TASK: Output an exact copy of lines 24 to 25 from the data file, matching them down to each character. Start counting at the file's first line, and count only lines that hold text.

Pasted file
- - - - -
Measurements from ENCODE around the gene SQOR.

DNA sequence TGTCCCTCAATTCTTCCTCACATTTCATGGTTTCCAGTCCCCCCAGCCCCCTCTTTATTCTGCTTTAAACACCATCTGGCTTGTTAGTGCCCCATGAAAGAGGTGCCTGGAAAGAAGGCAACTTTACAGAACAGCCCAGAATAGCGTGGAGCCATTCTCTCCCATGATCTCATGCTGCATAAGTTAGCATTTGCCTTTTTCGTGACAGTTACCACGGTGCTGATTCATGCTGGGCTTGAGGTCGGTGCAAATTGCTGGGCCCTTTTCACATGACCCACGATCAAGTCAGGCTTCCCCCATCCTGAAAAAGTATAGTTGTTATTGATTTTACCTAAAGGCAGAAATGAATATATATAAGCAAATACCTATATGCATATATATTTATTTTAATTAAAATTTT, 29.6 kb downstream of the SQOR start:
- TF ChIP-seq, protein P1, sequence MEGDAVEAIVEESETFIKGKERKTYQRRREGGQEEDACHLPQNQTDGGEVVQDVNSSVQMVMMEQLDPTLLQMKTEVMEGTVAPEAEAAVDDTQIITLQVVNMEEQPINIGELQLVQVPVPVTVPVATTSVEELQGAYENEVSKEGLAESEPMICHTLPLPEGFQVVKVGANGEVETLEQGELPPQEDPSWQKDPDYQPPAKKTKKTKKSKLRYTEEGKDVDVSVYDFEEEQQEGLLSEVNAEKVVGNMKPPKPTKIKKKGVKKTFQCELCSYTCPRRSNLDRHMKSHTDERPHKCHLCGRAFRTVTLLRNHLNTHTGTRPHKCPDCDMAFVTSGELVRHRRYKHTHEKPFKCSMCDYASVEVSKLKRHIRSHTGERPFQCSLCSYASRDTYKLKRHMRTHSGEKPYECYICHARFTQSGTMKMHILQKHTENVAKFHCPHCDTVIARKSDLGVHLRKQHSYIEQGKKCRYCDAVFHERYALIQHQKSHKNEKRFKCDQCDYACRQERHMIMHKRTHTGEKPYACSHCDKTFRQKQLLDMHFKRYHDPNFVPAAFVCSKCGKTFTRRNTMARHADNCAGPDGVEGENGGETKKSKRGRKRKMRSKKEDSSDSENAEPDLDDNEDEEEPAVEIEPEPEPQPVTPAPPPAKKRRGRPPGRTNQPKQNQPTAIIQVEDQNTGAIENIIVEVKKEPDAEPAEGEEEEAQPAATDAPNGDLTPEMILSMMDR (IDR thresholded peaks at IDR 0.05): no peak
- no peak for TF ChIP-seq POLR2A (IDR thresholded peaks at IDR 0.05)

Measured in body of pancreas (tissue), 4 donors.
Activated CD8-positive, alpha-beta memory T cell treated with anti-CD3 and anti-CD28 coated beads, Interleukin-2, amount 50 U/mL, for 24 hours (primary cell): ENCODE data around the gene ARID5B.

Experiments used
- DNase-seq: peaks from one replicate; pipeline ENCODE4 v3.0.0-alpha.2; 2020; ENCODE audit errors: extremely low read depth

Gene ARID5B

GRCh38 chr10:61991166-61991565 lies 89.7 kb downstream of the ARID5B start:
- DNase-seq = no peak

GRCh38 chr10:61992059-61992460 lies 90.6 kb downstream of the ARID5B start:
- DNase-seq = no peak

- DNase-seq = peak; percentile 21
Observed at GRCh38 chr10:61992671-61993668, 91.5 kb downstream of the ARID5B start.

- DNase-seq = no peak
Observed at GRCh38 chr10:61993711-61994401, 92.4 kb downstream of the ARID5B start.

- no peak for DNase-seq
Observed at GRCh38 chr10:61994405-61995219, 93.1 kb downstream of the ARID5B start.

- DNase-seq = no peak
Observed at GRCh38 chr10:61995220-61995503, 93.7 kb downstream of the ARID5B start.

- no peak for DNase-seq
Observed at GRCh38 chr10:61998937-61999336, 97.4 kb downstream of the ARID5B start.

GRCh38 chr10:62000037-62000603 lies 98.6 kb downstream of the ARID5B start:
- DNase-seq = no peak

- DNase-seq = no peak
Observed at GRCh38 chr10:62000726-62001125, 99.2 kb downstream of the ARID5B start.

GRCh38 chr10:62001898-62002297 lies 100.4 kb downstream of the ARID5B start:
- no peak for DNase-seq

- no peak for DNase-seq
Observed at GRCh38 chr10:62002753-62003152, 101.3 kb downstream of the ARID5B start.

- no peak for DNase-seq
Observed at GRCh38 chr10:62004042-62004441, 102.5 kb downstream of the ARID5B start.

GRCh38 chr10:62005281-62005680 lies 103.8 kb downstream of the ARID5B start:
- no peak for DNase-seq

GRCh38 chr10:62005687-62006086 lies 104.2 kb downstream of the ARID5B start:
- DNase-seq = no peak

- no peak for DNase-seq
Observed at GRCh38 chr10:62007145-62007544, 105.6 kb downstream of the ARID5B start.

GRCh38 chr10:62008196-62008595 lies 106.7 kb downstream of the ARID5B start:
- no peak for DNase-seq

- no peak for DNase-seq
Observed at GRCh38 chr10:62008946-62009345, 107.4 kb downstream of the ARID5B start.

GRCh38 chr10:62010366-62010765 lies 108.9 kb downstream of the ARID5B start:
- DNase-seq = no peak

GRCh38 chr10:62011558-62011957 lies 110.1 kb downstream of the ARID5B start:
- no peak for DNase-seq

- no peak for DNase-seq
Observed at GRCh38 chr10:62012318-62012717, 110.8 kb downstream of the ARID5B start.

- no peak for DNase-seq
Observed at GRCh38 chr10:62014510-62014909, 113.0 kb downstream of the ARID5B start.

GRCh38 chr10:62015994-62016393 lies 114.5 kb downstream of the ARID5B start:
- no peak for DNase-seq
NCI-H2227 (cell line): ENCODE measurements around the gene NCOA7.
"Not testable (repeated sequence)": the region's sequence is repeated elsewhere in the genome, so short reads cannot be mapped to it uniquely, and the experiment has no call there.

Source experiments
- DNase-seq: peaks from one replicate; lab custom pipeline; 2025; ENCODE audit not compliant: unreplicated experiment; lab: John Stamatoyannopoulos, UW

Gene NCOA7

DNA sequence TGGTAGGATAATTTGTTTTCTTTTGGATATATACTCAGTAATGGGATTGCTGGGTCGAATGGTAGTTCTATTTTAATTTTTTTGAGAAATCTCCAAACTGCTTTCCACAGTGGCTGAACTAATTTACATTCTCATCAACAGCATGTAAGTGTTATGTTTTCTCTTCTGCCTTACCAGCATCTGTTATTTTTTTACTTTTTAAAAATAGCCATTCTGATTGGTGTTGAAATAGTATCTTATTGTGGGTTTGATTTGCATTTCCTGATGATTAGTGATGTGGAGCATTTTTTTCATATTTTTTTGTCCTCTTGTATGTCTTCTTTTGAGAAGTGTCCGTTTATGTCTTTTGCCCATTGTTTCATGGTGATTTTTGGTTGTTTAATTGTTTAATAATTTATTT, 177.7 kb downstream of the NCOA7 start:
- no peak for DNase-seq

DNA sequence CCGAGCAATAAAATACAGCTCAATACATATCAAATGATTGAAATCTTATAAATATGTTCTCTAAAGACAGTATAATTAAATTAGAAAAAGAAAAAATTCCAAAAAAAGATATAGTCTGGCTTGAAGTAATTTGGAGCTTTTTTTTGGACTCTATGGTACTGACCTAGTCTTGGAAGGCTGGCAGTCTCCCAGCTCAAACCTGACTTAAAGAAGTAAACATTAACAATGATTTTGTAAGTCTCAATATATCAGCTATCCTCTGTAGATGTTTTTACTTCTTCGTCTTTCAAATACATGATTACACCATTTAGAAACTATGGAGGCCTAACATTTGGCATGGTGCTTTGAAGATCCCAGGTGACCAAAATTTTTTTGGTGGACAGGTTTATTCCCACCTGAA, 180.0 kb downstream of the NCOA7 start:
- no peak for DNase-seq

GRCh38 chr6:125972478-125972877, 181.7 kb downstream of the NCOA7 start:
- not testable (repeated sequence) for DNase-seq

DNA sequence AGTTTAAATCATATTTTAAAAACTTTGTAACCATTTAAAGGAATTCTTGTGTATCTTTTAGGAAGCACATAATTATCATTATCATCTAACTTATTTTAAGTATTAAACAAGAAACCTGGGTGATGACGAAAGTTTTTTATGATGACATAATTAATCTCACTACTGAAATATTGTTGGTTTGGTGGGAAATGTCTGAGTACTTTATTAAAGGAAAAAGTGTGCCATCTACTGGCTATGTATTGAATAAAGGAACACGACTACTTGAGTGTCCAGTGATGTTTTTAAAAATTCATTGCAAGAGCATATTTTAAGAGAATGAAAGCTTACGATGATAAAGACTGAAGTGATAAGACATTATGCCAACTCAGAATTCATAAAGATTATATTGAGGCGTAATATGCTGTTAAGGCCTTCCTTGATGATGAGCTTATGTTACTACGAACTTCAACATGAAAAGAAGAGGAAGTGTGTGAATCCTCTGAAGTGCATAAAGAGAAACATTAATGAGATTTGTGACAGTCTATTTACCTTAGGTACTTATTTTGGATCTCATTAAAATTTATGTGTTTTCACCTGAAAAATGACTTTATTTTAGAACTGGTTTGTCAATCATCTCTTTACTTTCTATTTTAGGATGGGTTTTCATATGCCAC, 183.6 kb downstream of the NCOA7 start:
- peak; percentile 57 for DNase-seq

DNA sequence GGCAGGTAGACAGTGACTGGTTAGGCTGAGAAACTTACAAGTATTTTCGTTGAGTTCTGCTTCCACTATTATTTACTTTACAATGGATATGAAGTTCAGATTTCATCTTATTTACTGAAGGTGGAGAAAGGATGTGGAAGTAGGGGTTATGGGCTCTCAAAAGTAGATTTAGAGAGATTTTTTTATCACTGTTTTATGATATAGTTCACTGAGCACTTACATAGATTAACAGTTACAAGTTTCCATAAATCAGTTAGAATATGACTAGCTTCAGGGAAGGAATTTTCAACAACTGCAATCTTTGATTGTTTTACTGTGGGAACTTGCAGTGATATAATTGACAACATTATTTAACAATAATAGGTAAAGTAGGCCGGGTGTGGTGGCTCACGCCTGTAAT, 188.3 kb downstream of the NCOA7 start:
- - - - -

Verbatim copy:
GRCh38 chr10:62000037-62000603 lies 98.6 kb downstream of the ARID5B start:
- DNase-seq = no peak